As an aside, and following Nick’s point, I remember reading an article about tech delays on the USAF C-5 Galaxy fleet – the majority of which were due to the Air Force insisting on exercising emergency systems each flight that had been designed as emergency systems, i.e. for one-time use…
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Old 5th May 2005, 18:04
  #56 (permalink)  
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I am not a Bell rep so the information below is worth what you paid for it.

1. The check at idle checks the timing between the two systems pilot valves so that you know that one hydraulic system is not fighting the other. As you know the servo is actually two servos mounted together and redundant. If the timing or pilot valve centering is not the same, when you turn off one system the control will jump the distance needed to recenter the pilot valve.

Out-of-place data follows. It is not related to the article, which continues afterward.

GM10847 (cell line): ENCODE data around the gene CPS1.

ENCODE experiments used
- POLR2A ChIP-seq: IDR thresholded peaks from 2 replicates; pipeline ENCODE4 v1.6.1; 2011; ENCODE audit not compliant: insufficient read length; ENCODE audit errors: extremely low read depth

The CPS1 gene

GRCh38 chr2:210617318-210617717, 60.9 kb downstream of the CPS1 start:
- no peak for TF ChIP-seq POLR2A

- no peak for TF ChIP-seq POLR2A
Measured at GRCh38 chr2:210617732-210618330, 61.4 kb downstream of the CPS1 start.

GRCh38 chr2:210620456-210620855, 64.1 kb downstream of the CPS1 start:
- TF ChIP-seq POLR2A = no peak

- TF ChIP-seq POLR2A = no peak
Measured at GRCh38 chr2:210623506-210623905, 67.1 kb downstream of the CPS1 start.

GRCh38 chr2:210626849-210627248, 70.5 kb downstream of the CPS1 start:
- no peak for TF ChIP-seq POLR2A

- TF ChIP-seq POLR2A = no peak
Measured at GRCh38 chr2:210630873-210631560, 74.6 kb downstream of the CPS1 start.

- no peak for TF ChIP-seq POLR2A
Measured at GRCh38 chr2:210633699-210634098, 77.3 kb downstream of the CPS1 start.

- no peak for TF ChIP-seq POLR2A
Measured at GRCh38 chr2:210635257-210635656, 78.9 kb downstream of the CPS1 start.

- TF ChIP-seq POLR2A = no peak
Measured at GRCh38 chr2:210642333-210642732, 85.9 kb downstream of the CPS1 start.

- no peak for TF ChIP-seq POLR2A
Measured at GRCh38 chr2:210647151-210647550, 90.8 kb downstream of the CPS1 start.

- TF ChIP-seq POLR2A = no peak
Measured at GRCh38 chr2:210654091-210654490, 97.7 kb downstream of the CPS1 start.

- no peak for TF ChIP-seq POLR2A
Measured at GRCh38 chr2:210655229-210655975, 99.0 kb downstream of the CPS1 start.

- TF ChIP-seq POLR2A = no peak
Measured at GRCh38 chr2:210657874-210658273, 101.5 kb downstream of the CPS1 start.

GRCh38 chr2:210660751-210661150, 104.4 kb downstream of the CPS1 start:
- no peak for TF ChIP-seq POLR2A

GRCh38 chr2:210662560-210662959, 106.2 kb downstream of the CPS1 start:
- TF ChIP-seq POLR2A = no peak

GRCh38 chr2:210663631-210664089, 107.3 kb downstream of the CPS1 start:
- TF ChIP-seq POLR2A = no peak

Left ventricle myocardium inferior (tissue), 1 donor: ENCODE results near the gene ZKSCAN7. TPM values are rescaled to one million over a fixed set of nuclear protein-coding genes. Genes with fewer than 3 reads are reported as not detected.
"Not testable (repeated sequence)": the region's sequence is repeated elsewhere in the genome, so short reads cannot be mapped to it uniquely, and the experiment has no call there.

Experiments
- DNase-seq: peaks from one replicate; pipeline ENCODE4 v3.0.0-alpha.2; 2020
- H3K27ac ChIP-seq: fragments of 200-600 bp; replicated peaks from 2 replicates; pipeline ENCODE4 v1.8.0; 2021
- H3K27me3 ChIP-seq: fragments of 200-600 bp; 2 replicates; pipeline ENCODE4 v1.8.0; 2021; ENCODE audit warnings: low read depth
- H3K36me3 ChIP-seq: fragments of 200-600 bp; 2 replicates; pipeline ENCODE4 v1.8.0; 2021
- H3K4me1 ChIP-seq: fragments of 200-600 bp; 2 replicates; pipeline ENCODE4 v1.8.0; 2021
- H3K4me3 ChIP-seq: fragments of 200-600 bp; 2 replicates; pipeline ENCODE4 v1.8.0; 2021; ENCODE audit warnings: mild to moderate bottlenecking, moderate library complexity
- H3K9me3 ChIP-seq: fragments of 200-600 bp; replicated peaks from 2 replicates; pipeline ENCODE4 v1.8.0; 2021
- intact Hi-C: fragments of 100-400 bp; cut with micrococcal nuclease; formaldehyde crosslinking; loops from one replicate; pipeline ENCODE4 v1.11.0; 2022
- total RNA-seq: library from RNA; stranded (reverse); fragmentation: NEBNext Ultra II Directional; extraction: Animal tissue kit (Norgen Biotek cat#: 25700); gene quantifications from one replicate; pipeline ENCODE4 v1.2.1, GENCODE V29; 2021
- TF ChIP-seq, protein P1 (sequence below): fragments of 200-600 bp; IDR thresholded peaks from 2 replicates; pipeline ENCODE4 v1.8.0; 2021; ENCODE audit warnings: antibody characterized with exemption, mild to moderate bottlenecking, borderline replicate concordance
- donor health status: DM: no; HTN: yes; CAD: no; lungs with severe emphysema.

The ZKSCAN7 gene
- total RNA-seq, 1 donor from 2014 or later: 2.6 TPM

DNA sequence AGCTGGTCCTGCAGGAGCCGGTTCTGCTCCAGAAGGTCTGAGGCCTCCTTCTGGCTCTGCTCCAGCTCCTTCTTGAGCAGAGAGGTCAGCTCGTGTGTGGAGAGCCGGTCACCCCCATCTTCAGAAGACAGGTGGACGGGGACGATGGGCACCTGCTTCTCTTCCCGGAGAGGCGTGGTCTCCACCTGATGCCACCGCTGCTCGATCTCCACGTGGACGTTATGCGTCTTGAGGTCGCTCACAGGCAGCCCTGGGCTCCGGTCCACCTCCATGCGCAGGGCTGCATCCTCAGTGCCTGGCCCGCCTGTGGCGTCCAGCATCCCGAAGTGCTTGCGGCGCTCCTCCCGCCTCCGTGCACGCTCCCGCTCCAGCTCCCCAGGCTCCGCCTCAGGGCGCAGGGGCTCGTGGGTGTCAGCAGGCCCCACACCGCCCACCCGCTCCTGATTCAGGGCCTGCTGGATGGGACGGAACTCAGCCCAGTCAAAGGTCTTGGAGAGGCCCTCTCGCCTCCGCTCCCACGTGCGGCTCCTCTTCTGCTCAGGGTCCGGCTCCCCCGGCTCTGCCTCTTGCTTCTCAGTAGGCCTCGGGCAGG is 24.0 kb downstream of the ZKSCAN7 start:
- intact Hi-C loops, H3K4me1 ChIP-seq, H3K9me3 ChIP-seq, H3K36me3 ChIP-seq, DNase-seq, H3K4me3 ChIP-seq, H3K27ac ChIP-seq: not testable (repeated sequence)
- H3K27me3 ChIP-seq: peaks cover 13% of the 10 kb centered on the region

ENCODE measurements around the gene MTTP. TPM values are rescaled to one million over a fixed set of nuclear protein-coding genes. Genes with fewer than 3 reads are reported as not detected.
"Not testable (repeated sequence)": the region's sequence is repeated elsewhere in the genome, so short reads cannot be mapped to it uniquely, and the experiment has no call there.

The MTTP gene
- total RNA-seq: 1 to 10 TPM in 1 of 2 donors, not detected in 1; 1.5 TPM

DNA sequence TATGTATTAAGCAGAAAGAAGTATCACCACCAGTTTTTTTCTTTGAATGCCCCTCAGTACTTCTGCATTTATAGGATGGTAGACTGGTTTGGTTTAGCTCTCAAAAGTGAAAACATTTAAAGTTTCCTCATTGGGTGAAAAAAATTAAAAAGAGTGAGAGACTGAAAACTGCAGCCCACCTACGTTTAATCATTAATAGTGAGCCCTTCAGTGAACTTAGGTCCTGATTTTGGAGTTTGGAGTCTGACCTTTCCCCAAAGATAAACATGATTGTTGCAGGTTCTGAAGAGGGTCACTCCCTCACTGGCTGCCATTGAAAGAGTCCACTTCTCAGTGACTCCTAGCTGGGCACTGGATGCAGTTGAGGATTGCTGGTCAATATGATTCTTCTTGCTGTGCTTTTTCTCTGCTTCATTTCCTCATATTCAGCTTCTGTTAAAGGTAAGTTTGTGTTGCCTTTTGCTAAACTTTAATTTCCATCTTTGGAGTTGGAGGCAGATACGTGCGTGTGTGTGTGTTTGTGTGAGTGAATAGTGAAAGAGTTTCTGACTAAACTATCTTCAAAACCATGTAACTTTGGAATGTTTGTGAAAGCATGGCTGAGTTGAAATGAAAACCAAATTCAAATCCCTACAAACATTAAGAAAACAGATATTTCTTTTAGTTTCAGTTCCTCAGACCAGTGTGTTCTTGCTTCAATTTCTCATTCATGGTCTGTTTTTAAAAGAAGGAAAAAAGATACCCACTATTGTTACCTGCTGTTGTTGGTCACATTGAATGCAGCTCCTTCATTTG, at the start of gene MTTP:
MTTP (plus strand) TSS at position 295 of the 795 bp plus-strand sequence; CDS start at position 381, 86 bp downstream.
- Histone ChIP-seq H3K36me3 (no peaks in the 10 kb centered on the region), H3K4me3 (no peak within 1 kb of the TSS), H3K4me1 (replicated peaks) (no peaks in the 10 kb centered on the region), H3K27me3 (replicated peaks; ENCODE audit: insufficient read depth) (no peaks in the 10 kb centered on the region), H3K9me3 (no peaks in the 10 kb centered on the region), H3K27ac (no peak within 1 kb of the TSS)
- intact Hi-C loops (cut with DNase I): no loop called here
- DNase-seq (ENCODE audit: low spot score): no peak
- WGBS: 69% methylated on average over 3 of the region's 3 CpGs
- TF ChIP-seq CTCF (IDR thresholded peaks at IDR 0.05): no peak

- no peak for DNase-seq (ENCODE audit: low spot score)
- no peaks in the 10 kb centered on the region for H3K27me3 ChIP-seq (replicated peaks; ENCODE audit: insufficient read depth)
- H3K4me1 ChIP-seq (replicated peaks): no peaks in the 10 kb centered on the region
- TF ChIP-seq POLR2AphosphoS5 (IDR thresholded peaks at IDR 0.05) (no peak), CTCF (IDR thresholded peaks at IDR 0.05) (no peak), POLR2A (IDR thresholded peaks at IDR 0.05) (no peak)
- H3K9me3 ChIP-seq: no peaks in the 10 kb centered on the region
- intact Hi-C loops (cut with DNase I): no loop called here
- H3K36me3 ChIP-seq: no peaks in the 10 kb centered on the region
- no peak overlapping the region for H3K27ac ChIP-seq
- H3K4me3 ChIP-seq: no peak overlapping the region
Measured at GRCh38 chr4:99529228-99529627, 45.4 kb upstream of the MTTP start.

2. For the check at 100% you needn't be concerned about the controls jumping as you have already confirmed this at idle. The real check here is to ensure that you can't turn off both hydraulic systems at the same time. Bell wants to make sure that you can't turn off both hydraulic systems by mistake. This has happened in the past via improper maintenance or other items installed by people that supply the necessary ground in order to turn the system off. When you turn off the hydraulic system you are actually powering the solenoid valve to the off position. Hyd #1 valve actually supplies the ground for the #2 valve and #2 supplies #1's ground. That way if one system is already off, then the other system can't be turned off unless the original system's switch is positioned back into the on postion. By using power to turn the system off, acts as a fail safe, so that if you loose all electrical power you won't loose hydralulics. As you know the 412 can't fly without the red stuff flowing through its tubes...